Is Overeating an Addiction?

People dealing with obesity can now benefit from bariatric surgery. This specialized procedure is only offered for those patients who are morbidly obese, and need to have this surgery to avoid life-threatening complications.  Not all overweight people can choose to have this surgery though since it is a major procedure that presents significant risks and side effects. The procedure would also require  permanent changes in a person’s lifestyle. 


For a number of weight loss surgery patients who have undergone bariatric or any other weight loss surgery, giving up food may mean drinking alcohol, or even having compulsive shopping. Researchers call this behavioral shift an “addiction transfer”, which means transferring one compulsive act (in their case overeating) and replacing it with another in order to numb emotions or fill an inner void. Mental health experts said that since these bariatric procedures have been more common nowadays, they are seeing an increase in cases of alcoholism, obsessive shopping, gambling, and promiscuity. They also noted that the problem with people who had surgery has not been attending therapy to address their issues behind their eating disorders. Most of them are emotional eaters, and when it has been taken away, they will be left with the thought of what to do with their emotions. 


Cases have been reviewed with two post-surgery patients that went on air with Oprah Winfrey regarding their state. One woman became an alcoholic two years after her operation. With binge eating gone as a coping mechanism, she began drinking up to 10 martinis a day to soothe stress. Even if she lost 150 pounds, the negative feelings that added to her obesity still lurked. Another woman who lost 200 pounds because of surgery revealed that she has been having affairs as a way to distract herself from her unhappy marriage. This can trigger depression that some post-operative patients try to “self-medicate” with alcohol, shopping, or smoking cigarettes.  


A psychologist further stated that another paradox for this issue would be that the positive step of dropping pounds after surgery can be stressful in itself. He said that dynamics can change after one starts to reduce weight and puts the next foot forward. Relationships can shift as one puts balance in his life, and the lifestyle one would have requires adjustment.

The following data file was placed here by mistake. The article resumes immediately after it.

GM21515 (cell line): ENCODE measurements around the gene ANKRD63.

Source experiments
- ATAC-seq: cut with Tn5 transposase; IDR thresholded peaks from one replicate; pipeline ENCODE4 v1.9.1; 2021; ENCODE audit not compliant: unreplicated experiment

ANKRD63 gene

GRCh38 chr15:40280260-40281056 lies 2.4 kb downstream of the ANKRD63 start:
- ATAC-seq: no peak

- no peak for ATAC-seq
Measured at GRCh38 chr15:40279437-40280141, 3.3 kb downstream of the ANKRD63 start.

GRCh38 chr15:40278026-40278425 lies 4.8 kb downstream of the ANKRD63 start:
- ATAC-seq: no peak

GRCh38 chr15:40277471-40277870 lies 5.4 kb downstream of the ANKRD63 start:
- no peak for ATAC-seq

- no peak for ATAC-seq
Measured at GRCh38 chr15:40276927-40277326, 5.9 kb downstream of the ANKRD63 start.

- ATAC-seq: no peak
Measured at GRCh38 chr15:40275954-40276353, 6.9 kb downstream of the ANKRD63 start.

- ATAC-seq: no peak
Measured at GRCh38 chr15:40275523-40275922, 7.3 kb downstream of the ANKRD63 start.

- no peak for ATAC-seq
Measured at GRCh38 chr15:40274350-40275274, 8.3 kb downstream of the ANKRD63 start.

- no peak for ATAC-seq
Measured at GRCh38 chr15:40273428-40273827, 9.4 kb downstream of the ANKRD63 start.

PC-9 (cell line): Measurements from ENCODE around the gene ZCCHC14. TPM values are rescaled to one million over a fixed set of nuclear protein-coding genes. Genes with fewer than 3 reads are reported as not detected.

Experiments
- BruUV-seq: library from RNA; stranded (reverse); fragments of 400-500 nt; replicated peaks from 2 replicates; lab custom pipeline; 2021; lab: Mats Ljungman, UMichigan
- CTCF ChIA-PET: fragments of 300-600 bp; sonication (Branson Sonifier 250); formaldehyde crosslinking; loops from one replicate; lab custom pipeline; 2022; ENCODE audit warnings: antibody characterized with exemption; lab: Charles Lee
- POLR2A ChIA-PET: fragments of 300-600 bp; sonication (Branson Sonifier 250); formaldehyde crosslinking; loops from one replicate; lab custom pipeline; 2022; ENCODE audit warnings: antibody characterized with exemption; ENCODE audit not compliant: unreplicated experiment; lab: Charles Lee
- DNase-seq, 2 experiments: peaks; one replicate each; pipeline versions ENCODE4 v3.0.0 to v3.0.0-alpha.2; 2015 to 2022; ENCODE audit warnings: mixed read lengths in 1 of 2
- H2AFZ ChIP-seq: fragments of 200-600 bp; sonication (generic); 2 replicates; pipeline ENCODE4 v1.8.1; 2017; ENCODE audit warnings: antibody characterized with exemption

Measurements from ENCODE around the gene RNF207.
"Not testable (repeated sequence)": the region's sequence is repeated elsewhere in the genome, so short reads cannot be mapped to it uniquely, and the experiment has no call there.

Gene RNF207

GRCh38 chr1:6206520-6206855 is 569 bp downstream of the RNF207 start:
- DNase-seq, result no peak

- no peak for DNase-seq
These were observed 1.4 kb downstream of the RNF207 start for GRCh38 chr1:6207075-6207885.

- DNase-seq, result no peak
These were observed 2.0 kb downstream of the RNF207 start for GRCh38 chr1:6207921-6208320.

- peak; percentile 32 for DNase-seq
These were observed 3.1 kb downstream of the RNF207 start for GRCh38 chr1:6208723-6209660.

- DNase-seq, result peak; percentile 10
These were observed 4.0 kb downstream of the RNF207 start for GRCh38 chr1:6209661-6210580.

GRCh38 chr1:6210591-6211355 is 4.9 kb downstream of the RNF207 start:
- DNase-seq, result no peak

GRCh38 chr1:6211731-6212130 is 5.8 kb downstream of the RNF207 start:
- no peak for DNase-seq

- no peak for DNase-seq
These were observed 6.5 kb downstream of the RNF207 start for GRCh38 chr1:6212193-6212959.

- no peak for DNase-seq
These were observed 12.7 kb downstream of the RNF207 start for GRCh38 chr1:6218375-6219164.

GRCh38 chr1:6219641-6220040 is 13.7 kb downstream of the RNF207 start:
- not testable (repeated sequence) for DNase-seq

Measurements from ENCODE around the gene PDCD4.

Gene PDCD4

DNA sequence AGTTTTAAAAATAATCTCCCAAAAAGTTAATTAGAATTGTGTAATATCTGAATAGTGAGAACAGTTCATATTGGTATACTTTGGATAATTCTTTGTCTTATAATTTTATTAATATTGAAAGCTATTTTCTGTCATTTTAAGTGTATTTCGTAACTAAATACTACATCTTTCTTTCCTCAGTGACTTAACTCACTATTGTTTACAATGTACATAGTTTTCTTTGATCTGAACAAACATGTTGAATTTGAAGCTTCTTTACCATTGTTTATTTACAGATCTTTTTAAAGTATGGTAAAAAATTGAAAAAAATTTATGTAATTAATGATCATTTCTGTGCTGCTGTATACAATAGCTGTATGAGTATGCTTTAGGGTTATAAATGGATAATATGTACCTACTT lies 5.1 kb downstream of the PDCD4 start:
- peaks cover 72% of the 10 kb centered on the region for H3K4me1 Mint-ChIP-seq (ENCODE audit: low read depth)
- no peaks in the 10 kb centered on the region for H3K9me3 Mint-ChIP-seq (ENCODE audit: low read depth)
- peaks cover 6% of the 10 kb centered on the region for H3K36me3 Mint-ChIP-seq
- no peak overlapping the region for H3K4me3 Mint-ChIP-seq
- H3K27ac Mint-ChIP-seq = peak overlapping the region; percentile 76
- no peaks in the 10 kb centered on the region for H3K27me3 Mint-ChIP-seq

Experts emphasize that bariatric surgery does not cause addiction. This kind of surgery has been around for 30 years, and there is no sufficient data linking surgery and addiction in a conclusive manner.  Mental health workers suggest that after surgery, patients should attend a support group or go into therapy sessions. A post-surgery patient shares that after losing 200 pounds from his operation last April, he started dealing with anxiety issues for about two months. But with therapy and medications, he felt a lot better. 


If anyone is interested in having any kind of weight loss surgery, make sure to know more information than just the basics. Take time to evaluate one’s physical and emotional state before having an operation. After surgery, take time to relax and enrol oneself in therapy sessions or counseling groups to be able to take away the remaining negative thoughts that might resurface in the future.




The Lyfe Magazine website cannot and does not contain medical or health advice. The information contained on our site is provided for general informational and educational purposes only and is not a substitute for professional advice.

Accordingly, before taking any actions based upon such information, we encourage you to consult with the appropriate professionals. We do not provide any kind of medical or health advice. The use or reliance of any information contained on this site, or our mobile application is solely at your own risk.